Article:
Tory leadership frontrunners have clashed over how best to fund public services and control inflation in the contest’s first TV debate.
Foreign Secretary Liz Truss attacked tax rises introduced under ex-chancellor Rishi Sunak as “wrong” and pledged to reverse them.
But Mr Sunak said they were needed to fund the NHS, and accused her of believing in economic “fairy tales”.
Rivals also sparred over Boris Johnson, trans rights and trust in politics.
All five remaining candidates in the Tory leadership race took part in the Channel 4 TV debate, the first of two this weekend. They come ahead of the next round of MPs’ voting on Monday.
Tory MPs will whittle the field down to two final contenders next week, before around 160,000 Tory members decide the party’s next leader in a postal vote.
In a lively 90 minutes of exchanges, the economic backdrop loomed large as candidates were pushed on how they would fund public services and help people with the cost of living during a time of soaring inflation.
Mr Sunak, currently in pole position among MPs, was forced to defend tax rises introduced during his time as chancellor, including April’s hike in National Insurance to pay for social care and the NHS.
Ms Truss, who came third in the latest MPs’ voting round on Thursday, said the hike had been “wrong” and said she had “called it out” in cabinet.
She said if she won power she would reverse the rise, as well as removing green levies on energy bills – saying she would pay for it for by spreading the UK’s “Covid debt” over a longer period.
The race to be our next prime minister is reaching a crucial phase.
By Wednesday, the shortlist will have been whittled down to two by Conservative MPs, who will then be put to Conservative party members over summer.
There is a lot to play for in the next few days – and you could tell in the first TV debate.
Three things stuck out for me in the exchanges.
Firstly, the Conservative Party is keen to move on from Boris Johnson.
Although it’s just eight days since Mr Johnson agreed to resign, the candidates to be his successor want the next chapter to start as soon as possible.
But Mr Sunak rubbished her proposals, saying there was “no such thing as Covid debt” and warned against an “unfunded spree” of tax cuts, adding that “borrowing your way out of inflation isn’t a plan, it’s a fairy-tale”.
Trade Minister Penny Mordaunt, currently second in the contest, said her economic blueprint, which involve raising income tax thresholds in line with inflation, was based on better “growth and competition”.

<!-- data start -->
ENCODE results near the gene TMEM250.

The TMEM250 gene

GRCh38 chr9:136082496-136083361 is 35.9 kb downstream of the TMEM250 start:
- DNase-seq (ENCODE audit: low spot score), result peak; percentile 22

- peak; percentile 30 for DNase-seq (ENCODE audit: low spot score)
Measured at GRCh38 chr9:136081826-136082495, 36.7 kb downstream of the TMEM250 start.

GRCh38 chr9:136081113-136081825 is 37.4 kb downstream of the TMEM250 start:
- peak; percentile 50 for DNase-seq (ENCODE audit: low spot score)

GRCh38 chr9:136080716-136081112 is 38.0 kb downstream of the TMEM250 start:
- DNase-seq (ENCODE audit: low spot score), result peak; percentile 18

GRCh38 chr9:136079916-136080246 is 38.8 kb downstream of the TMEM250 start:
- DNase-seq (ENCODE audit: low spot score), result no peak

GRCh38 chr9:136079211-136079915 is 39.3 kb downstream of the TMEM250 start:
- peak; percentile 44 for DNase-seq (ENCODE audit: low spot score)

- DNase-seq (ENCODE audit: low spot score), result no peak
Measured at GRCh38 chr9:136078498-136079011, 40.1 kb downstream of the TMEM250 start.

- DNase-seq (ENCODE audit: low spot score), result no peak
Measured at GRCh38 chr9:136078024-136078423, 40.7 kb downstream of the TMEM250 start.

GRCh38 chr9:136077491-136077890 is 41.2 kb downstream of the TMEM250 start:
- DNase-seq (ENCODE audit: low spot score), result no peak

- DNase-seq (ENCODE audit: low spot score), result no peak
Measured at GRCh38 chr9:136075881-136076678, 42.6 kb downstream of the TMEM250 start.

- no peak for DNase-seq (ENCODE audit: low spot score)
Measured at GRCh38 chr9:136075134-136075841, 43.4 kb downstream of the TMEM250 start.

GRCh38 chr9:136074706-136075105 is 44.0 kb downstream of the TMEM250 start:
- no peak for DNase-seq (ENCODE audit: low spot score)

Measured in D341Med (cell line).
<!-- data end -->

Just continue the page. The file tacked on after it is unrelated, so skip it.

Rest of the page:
When pressed by Mr Sunak that her plans would also require more borrowing, she denied she had promised to “reduce a load of taxes” but said “people need help now”.
“Next April we are going to be one of the most uncompetitive nations in terms of our tax competitiveness. That cannot be allowed to happen,” she added.
Elsewhere, candidates traded blows over Mr Johnson’s legacy and trust in politics after the Partygate and Chris Pincher affairs that played a key role in the Tory revolt that forced the prime minister from office.
Mr Tugendhat, the fifth-placed contender among MPs and the only one not to have held a ministerial post under Mr Johnson, said his party needed a “break from those who sat around the table” to reset the party’s direction.
He pitched himself as a “clean face” and when asked for a yes or no answer on whether Mr Johnson was honest, Mr Tugendhat was the only candidate to answer with a direct “no”, which won applause from the crowd.
Asked the same question, Ms Badenoch said “sometimes”, Ms Mordaunt said she was “not doing a yes or no” but there had been some “really severe issues”, while Ms Truss said Mr Johnson “has been very clear himself that he made mistakes in government”. Mr Sunak said he had tried to give Mr Johnson “the benefit of the doubt for as long as possible but ultimately I reached the conclusion that I couldn’t and that’s why I resigned”.
Mr Tugendhat later told the debate: “It’s easy to stand up to your enemies – it’s sometimes harder to stand up to your friends.”
He also said he had not supported the National Insurance rise, calling it a “tax on jobs”, and accused Mr Sunak of only backing it in office “because the boss wanted it”.
But the backbench MP’s interventions received a curt response from fourth-placed contender Kemi Badenoch, a former equalities minister, who said he “didn’t have any responsibilities” and likened him to a pupil pointing out problems from the “back of the class”.
- Penny Mordaunt said she took attacks on her in the press from rivals as a “big fat compliment that no one wants to run against me”
- Kemi Badenoch was the only candidate who said she would not recommit to the government’s pledge to reach net zero carbon emissions by 2050
- Liz Truss blamed the Bank of England for high inflation, arguing “we haven’t been tough enough on the monetary supply”
Ms Mordaunt also clashed with Ms Truss and Ms Badenoch over her record on trans rights during her time as an equalities minister.
Both Ms Badenoch and Ms Truss accused Ms Mordaunt of supporting “self-ID”, a process allowing a trans person to legally change their gender without, for example, a medical diagnosis.
Ms Mordaunt denied ever supporting the policy, but Ms Badenoch, who previously served as a junior equalities minister in 2020-21, said she found that “hard to accept” and her understanding was Ms Mordaunt had pushed for it.
Ms Truss, who also had responsibility for equalities alongside her role as foreign secretary, said she had “changed the outcome” of a consultation to ensure self-ID was not brought in.
The next debate is on ITV at 19:00 BST on Sunday.